Under the banner of the Lock the Gate Alliance, about 100 demonstrators assembled outside Brisbane’s Convention Centre for the Queensland Gas Conference and exhibition on October 9 to protest their exclusion from the Australian Petroleum and Production Association’s (APPEA) inaugural Coal Seam Gas (CSG) Conference and Exhibition. Lock the Gate formally requested that its observers be permitted entry to the conference seminars concerning “social licence to operate”.
Sydney Stop CSG organised a human sign action at Sydney Park, St Peters, as its part of an Australia-wide week of action on this issue. A thousand people participated in this successful event.
Malalai Joya is an Afghan feminist and democracy activist who organised underground resistance to the Taliban regime and opposes the US-led occupation of her nation. Joya was elected to the Afghan parliament in 2005, and was undemocratically expelled from it for exposing the fundamentalist warlords in the US-backed Hamid Karzai regime. In an October 13 statement, Joya responded to the Taliban's attempted murder of 14-year-old Malala Yousafzai for the crime of organising for women's rights. * * *
Tommy Docherty, the legendary wit and former manager of Manchester United, once quipped after his team had suffered a humiliating defeat, “We lost 4-0 and frankly we were lucky to get the nil”. The Tories in Scotland know just how he felt, for they are so hated that out of 56 MPs they have just one, and they were lucky to get that!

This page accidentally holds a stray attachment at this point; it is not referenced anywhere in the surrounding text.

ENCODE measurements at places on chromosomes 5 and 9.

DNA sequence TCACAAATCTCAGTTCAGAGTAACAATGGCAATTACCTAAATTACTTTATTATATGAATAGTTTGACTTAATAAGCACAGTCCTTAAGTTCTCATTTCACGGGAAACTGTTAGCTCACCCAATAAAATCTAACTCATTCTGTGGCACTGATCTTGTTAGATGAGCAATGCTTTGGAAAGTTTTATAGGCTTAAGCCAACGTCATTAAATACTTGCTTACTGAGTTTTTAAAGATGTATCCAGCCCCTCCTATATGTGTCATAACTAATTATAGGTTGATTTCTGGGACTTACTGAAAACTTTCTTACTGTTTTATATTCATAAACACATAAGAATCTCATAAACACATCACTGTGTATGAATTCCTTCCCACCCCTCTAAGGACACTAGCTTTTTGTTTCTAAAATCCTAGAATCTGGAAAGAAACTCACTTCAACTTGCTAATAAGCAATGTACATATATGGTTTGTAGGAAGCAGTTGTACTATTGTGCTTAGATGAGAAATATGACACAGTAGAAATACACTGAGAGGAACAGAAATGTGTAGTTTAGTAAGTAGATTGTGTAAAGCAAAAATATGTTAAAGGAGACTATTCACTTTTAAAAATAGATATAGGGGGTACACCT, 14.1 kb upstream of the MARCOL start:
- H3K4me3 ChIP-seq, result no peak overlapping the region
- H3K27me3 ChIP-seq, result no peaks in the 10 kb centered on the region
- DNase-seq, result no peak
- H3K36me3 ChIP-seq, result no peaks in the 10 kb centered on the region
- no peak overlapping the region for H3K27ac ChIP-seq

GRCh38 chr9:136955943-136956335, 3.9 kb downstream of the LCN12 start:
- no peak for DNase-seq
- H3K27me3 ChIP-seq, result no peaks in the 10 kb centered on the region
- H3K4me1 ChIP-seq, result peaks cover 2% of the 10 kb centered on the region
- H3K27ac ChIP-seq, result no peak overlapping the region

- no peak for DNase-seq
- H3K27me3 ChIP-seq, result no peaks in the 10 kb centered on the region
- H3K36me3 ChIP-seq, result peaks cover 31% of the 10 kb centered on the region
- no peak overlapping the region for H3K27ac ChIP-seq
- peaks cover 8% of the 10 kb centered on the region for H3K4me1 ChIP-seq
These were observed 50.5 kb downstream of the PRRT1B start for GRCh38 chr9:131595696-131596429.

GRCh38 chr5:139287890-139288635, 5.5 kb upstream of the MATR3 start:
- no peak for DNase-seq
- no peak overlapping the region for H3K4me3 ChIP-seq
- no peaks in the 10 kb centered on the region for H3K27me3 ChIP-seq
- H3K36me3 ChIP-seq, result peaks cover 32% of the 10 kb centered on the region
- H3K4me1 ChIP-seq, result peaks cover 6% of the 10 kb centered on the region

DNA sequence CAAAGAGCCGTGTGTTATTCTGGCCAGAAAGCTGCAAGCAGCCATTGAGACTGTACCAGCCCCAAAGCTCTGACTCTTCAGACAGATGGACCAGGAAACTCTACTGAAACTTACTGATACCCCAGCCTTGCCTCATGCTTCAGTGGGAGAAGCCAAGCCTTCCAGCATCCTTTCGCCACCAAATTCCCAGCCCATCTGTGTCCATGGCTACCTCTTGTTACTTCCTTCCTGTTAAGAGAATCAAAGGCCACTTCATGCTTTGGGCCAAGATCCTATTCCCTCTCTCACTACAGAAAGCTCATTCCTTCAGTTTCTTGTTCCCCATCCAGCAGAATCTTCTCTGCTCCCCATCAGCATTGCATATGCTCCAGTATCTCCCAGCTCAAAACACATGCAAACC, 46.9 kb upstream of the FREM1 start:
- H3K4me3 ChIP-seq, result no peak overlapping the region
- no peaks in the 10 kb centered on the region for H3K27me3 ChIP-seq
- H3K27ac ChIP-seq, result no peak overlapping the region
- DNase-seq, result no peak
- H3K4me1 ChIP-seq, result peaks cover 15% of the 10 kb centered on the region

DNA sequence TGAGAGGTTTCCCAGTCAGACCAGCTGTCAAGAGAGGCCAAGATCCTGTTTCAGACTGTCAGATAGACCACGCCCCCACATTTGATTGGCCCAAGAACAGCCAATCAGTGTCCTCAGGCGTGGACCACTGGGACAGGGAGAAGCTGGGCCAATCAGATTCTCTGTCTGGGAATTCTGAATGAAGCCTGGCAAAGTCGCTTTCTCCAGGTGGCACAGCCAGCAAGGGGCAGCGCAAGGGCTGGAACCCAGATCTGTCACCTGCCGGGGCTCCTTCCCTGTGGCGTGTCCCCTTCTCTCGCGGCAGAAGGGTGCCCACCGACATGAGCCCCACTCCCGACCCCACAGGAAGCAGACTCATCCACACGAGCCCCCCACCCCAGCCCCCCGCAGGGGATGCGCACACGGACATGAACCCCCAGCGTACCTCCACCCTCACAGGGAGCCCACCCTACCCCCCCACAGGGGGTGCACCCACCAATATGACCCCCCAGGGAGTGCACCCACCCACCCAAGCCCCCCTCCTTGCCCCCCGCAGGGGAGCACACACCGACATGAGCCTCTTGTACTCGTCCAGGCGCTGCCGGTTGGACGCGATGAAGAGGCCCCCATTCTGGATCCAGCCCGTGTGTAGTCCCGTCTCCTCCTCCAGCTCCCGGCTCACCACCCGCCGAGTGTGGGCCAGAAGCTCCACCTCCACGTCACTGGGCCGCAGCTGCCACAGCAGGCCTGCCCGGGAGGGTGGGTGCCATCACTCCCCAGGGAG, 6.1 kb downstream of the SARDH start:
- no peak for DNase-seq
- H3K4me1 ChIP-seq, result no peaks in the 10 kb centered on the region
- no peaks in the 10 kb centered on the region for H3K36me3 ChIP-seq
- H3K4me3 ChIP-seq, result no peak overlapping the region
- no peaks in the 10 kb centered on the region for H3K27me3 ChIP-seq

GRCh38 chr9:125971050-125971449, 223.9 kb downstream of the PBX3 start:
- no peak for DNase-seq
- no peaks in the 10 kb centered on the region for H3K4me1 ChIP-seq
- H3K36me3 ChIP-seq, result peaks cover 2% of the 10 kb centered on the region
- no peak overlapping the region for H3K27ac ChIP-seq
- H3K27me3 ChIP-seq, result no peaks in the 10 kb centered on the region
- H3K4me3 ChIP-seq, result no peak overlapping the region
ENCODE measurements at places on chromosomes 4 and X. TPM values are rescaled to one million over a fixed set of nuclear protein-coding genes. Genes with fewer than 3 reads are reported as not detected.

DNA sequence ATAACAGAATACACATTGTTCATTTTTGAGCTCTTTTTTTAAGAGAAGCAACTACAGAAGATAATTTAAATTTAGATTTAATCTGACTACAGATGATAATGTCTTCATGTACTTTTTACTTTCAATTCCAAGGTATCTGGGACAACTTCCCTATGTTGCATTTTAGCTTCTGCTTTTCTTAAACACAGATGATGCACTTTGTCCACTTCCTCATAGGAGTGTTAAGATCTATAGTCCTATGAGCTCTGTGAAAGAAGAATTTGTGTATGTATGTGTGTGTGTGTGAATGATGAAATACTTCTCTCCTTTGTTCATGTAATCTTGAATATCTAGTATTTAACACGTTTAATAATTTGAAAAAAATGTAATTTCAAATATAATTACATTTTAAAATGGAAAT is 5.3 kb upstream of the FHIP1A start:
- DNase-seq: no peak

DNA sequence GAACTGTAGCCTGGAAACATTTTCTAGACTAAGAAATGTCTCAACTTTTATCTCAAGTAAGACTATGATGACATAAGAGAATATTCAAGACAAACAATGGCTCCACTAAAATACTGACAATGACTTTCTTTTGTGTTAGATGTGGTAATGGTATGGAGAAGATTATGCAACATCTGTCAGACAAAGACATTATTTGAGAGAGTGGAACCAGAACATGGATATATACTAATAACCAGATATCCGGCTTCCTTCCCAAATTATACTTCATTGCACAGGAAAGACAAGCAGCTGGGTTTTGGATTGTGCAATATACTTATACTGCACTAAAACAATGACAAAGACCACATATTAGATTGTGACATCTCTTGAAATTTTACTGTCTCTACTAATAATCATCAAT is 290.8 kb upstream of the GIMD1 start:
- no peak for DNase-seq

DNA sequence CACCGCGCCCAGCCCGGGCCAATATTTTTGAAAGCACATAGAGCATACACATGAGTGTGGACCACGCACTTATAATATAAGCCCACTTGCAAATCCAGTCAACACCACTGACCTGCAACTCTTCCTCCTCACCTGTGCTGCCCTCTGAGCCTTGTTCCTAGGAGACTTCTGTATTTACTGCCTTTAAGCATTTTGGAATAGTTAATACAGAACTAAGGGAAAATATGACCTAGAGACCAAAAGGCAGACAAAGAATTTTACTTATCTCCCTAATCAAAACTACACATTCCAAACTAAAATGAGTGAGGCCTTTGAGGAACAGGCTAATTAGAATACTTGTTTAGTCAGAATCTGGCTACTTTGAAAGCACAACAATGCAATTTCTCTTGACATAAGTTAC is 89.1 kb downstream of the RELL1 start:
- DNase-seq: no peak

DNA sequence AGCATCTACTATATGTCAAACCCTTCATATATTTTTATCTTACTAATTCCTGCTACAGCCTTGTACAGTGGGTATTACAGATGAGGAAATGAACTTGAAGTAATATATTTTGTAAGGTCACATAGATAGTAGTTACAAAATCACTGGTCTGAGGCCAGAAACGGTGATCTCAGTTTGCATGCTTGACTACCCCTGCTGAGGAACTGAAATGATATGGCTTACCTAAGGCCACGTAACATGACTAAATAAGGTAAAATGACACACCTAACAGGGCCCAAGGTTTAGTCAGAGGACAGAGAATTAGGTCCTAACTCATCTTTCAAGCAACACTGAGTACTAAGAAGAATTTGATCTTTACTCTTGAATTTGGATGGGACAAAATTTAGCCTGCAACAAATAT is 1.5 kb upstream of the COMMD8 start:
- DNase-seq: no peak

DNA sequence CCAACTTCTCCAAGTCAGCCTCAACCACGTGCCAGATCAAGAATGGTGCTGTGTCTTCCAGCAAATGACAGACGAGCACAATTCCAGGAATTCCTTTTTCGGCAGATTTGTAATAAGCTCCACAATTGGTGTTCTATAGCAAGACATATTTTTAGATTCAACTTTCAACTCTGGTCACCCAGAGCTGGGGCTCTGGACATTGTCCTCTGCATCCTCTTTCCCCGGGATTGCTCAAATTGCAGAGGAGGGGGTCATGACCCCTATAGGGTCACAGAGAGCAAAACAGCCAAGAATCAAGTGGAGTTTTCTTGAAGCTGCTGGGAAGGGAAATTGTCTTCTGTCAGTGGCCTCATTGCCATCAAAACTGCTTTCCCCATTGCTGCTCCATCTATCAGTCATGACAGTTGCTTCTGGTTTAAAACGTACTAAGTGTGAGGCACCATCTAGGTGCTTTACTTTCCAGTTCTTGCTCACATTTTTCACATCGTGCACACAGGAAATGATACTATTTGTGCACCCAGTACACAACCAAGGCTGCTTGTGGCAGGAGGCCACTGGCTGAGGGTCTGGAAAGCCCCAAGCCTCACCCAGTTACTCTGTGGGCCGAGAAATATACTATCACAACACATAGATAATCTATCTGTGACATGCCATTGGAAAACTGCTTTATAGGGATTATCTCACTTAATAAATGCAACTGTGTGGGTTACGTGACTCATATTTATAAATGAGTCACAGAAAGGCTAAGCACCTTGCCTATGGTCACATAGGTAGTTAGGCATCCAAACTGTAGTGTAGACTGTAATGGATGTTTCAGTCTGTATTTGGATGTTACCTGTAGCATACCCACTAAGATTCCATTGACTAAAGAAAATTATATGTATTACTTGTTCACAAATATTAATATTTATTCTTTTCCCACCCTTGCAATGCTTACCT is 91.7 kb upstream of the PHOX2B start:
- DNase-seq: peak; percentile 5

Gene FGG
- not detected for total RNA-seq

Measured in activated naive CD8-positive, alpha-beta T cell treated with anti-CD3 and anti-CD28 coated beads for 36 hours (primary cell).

Indonesia has further intensified its repression of West Papuan independence activists, in an apparent response to independence leaders speaking to foreign media. Eight independence activists from the West Papua National Committee (KNBP) were arrested in Wamena on September 29 and accused of bomb-making and treason, West Papua Media (WPM) said on September 30. The operation involved the notorious Australian funded and trained Detachment 88 anti-terrorist unit.
“Venezuela Elections 'Free, But Not Fair'”, was Germany’s Spiegel Online headline on a piece about Venezuela's October 7 presidential poll, won by socialist President Hugo Chavez by more than 55% of the vote. “Chavismo wins, Venezuela loses”, was The Wall Street Journal's take. Compared with such headlines, the Sydney Morning Herald’s reprint of a New York Times article “Socialist Chavez hangs onto Power in Venezuela” by William Neuman might seem a reasonably balanced report. It is not.
There is something incredibly frustrating about the fact that the Red Hot Chili Peppers played a concert in Israel, ignoring international pleas for them to cancel and observe the Palestinian call for boycott, divestment and sanctions (BDS). Admittedly, I wasn’t even quite aware of just how much their decision stung until the day after their appearance at the Pic.Nic festival in Tel Aviv.
Nothing quite prepares you for a first visit to Venezuela ― especially when the country is polarised between two very different visions for the future. This is how it was just before the October 7 presidential elections, which socialist President Hugo Chavez won with 55% of the vote in the largest turnout, more than 81%, in Venezuelan history.